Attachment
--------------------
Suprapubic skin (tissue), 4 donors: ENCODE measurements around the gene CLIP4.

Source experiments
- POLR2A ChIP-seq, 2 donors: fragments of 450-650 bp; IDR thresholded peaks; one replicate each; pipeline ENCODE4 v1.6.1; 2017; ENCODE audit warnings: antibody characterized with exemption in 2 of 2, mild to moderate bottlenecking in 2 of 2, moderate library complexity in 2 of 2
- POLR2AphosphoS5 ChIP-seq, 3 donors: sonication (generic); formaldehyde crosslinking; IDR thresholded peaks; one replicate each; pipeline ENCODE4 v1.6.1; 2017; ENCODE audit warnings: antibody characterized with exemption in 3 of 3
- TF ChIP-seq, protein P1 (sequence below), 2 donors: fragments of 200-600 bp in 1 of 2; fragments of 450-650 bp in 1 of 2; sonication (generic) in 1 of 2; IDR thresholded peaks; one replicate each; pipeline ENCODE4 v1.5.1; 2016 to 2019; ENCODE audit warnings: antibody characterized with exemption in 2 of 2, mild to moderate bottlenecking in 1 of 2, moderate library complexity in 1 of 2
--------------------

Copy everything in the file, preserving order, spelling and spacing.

Suprapubic skin (tissue), 4 donors: ENCODE measurements around the gene CLIP4.

Source experiments
- POLR2A ChIP-seq, 2 donors: fragments of 450-650 bp; IDR thresholded peaks; one replicate each; pipeline ENCODE4 v1.6.1; 2017; ENCODE audit warnings: antibody characterized with exemption in 2 of 2, mild to moderate bottlenecking in 2 of 2, moderate library complexity in 2 of 2
- POLR2AphosphoS5 ChIP-seq, 3 donors: sonication (generic); formaldehyde crosslinking; IDR thresholded peaks; one replicate each; pipeline ENCODE4 v1.6.1; 2017; ENCODE audit warnings: antibody characterized with exemption in 3 of 3
- TF ChIP-seq, protein P1 (sequence below), 2 donors: fragments of 200-600 bp in 1 of 2; fragments of 450-650 bp in 1 of 2; sonication (generic) in 1 of 2; IDR thresholded peaks; one replicate each; pipeline ENCODE4 v1.5.1; 2016 to 2019; ENCODE audit warnings: antibody characterized with exemption in 2 of 2, mild to moderate bottlenecking in 1 of 2, moderate library complexity in 1 of 2